Python Notes (0.14.0)

4.3. Dicts

4.3.1. Quick example

A dictionary is a sequence of items. Each item is a pair made of a key and a value. Dictionaries are not sorted. You can access to the list of keys or values independently.

>>> d = {'first':'string value', 'second':[1,2]}
>>> d.keys()
['first', 'second']
>>> d.values()
['string value', [1, 2]]

You can access to the value of a given key as follows:

>>> d['first']
'string value'


You can not have duplicate keys in a dictionary


dictionary have no concept of order among elements

4.3.2. Methods to query information

In addition to keys and values methods, there is also the items method that returns a list of items of the form (key, value). The items are not returned in any particular order:

>>> d = {'first':'string value', 'second':[1,2]}
>>> d.items()
[('a', 'string value'), ('b', [1, 2])]

The iteritems method works in much the same way, but returns an iterator instead of a list. See iterators section for an example.

You can check for the existence of a specific key with has_key:

>>> d.has_key('first')

The expression d.has_key(k) is equivalent to k in d. The choice of which to use is largely a matter of taste.

In order to get the value corresponding to a specific key, use get or pop:

>>> d.get('first')  # this method can set an optional value, if the key is not found
'string value'

It is useful for things like adding up numbers:

sum[value] = sum.get(value, 0) + 1

See also

setdefault, collections

The difference between get and pop is that pop also removes the corresponding item from the dictionary:

>>> d.pop('first')
'string value'
>>> d
{'second': [1, 2]}

Finally, popitem removes and returns a pair (key, value); you do not choose which one because a dictionary is not sorted

>>> d.popitem()
('a', 'string value')
>>> d
{'second': [1, 2]}

4.3.3. Methods to create new dictionary

Since dictionaries (like other sequences) are objects, you should be careful when using the affectation sign:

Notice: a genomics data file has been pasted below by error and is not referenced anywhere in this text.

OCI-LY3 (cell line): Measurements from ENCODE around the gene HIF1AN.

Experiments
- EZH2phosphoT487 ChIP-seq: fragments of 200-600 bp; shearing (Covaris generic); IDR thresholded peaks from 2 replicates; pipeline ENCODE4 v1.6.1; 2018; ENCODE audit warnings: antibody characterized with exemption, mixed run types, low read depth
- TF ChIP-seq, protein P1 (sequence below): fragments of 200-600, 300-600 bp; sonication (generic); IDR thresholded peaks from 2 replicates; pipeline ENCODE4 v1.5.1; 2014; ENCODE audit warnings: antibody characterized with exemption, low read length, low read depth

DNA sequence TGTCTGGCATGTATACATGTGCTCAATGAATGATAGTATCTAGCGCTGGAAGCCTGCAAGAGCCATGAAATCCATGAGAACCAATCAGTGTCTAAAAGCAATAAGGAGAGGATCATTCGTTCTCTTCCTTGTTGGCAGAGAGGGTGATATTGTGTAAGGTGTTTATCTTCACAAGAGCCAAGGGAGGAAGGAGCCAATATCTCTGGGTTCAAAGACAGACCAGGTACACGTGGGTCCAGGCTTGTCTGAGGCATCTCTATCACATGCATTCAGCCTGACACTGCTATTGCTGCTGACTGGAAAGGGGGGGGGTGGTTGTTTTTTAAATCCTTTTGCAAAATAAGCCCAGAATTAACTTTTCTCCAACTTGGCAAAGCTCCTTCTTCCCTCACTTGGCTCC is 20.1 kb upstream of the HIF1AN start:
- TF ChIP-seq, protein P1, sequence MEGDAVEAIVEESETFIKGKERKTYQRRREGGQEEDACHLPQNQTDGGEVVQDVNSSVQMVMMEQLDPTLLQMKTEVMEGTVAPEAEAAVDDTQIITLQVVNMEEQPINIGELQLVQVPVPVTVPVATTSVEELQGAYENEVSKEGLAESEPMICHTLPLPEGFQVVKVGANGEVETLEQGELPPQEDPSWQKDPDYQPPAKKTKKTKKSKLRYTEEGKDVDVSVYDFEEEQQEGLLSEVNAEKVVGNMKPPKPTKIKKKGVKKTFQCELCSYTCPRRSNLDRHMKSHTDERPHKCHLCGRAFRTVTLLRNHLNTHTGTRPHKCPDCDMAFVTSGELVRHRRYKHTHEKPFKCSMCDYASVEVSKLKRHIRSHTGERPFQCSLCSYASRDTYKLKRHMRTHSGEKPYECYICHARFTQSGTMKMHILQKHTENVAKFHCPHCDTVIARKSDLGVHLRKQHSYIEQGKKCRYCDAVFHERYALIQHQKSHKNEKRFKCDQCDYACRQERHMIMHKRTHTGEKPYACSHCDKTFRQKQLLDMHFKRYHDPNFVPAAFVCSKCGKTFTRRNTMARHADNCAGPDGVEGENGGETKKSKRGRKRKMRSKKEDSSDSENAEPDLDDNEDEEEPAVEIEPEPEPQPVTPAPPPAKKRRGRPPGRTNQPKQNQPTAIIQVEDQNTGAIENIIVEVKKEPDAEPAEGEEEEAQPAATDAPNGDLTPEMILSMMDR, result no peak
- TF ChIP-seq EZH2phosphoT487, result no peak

>>> d1 = {'a': [1,2]}
>>> d2 = d1
>>> d2['a'] = [1,2,3,4]
>>> d1['a]

To create a new object, use the copy method (shallow copy):

>>> d2 = d1.copy()

See also


You can clear a dictionary (i.e., remove all its items) using the clear() method:

>>> d2.clear()

The clear() method deletes all items whereas del() deletes just one:

>>> d = {'a':1, 'b':2, 'c':3}
>>> del d['a']
>>> d.clear()

Create a new item with default value (if not provided, None is the default):

>>> d2.setdefault('third', '')
>>> d2['third']

Create a dictionary given a set of keys:

>>> d2.fromkeys(['first', 'second'])

another syntax is to start from an empty dictionary:

>>> {}.fromkeys(['first', 'second'])
{'first': None, 'second': None}

Just keep in ,ind thqt the fromkeys() method creates a new dictionary with the given keys, each with a default corresponding value of None. Combining dictionaries

Given 2 dictionaries d1 and d2, you can add all pairs of key/value from d2 into d1 by using the update method (instead of looping and assigning each pair yourself:

>>> d1 = {'a':1}
>>> d2 = {'a':2; 'b':2}
>>> d1.update(d2)
>>> d1['a']
>>> d2['b']

The items in the supplied dictionary are added to the old one, overwriting any items there with the same keys.

4.3.4. iterators

Dictionary provides iterators over values, keys or items:

>>> [x for x in t.itervalues()]
['string value', [1, 2]]
>>> [x for x in t.iterkeys()]
['first', 'csecond']
>>> [x for x in t.iteritems()]
[('a', 'string value'), ('b', [1, 2])]

See also



viewkeys, viewvalues, viewitems are set-like objects providing a view on D’s keys, values or items.

4.3.6. comparison

you can compare dictionaries! Python first compares the sorted key-value pairs. It first sorts dictionaries by key and comapre their initial items. If the items hae different values, Python figures out the comparison between them. Otherwise, the second items are compared and so on.